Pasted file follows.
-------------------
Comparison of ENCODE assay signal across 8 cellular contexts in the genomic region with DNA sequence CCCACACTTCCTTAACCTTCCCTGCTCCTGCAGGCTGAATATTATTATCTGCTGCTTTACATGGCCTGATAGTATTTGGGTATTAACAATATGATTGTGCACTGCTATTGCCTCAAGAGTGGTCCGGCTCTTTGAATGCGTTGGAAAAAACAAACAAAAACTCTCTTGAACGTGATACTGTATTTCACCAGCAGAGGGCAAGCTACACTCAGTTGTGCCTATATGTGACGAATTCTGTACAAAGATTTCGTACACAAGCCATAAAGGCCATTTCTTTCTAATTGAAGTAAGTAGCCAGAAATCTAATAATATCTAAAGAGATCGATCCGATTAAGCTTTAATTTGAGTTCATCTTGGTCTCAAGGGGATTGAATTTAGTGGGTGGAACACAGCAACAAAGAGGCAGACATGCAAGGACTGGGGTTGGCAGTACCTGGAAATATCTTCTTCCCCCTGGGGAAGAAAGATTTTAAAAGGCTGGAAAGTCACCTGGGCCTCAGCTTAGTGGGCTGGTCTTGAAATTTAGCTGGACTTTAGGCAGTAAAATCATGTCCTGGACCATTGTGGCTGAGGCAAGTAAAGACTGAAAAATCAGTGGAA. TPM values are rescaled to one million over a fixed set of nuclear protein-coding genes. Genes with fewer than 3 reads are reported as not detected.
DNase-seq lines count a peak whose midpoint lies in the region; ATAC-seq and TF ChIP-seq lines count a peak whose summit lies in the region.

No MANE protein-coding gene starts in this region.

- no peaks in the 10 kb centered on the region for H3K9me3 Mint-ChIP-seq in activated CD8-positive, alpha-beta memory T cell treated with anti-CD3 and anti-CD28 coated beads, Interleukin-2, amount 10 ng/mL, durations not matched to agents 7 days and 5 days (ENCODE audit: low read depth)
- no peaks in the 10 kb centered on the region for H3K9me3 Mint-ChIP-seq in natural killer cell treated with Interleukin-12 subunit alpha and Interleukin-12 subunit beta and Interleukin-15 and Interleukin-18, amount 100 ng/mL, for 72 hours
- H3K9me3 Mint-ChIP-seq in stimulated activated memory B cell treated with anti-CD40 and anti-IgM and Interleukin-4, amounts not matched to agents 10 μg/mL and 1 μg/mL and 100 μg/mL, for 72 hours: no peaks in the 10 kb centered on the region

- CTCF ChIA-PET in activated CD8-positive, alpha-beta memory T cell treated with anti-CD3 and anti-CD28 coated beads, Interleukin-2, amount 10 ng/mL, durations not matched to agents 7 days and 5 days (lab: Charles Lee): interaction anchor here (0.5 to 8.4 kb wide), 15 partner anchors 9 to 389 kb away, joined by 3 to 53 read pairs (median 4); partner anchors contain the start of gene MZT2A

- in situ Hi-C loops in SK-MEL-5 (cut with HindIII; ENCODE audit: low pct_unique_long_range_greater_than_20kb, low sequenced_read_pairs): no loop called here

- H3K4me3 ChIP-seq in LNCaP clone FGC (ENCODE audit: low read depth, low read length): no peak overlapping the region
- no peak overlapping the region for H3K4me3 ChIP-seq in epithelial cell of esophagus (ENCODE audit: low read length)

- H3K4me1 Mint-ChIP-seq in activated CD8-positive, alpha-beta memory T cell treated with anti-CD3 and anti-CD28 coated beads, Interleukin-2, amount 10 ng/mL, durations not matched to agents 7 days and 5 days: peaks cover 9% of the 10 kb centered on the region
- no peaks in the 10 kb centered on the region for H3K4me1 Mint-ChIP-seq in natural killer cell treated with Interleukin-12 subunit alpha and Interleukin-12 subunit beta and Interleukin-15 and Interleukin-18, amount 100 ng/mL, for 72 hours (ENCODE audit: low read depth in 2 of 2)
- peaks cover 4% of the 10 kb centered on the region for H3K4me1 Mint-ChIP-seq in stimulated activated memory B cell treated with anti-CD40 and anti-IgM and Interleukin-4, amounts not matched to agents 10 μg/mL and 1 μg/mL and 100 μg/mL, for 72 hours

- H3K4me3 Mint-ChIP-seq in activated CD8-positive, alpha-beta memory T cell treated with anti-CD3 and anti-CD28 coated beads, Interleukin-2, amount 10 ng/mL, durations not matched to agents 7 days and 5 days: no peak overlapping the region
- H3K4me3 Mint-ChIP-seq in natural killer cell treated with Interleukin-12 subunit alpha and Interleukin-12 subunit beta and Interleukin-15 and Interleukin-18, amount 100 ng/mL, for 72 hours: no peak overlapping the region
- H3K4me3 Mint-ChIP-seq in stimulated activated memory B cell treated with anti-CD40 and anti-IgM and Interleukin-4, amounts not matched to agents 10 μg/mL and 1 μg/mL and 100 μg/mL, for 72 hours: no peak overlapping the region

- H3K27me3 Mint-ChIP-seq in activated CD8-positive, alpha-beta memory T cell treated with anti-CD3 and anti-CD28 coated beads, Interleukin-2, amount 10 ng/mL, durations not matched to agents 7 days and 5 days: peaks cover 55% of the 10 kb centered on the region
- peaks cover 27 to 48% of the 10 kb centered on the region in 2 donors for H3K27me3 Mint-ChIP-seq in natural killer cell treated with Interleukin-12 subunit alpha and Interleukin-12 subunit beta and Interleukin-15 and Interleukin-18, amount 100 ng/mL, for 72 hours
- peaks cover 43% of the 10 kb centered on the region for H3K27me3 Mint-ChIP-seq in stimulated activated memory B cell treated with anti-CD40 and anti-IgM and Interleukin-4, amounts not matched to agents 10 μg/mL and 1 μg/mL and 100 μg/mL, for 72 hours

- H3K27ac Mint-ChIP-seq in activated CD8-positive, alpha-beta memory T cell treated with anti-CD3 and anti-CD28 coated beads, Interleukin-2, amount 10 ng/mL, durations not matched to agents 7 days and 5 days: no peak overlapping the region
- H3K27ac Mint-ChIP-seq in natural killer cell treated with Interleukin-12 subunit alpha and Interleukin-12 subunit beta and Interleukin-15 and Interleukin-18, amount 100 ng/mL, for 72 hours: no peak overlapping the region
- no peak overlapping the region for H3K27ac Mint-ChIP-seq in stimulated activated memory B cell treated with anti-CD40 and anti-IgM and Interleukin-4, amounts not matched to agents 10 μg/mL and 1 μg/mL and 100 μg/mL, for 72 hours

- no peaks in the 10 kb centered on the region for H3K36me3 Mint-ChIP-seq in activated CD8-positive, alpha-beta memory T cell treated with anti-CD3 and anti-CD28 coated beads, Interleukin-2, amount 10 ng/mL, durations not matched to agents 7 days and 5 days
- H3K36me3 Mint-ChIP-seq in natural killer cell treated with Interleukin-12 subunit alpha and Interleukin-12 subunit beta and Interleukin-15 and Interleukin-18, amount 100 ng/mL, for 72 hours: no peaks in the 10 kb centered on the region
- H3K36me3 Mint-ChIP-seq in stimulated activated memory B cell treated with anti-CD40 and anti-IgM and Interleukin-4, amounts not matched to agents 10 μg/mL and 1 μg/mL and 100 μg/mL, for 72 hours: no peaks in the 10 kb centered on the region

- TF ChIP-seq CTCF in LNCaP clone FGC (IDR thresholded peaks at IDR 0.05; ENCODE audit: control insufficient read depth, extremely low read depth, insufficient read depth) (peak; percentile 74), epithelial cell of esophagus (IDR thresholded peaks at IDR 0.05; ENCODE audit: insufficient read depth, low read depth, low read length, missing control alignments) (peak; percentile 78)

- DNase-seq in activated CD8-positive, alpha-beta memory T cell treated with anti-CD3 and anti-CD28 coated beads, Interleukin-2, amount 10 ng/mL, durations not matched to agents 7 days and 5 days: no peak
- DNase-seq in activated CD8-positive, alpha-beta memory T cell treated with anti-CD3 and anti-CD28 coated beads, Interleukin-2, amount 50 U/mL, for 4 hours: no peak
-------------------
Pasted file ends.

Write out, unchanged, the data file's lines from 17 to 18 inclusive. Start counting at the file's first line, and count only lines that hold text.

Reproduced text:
- H3K27me3 Mint-ChIP-seq in activated CD8-positive, alpha-beta memory T cell treated with anti-CD3 and anti-CD28 coated beads, Interleukin-2, amount 10 ng/mL, durations not matched to agents 7 days and 5 days: peaks cover 55% of the 10 kb centered on the region
- peaks cover 27 to 48% of the 10 kb centered on the region in 2 donors for H3K27me3 Mint-ChIP-seq in natural killer cell treated with Interleukin-12 subunit alpha and Interleukin-12 subunit beta and Interleukin-15 and Interleukin-18, amount 100 ng/mL, for 72 hours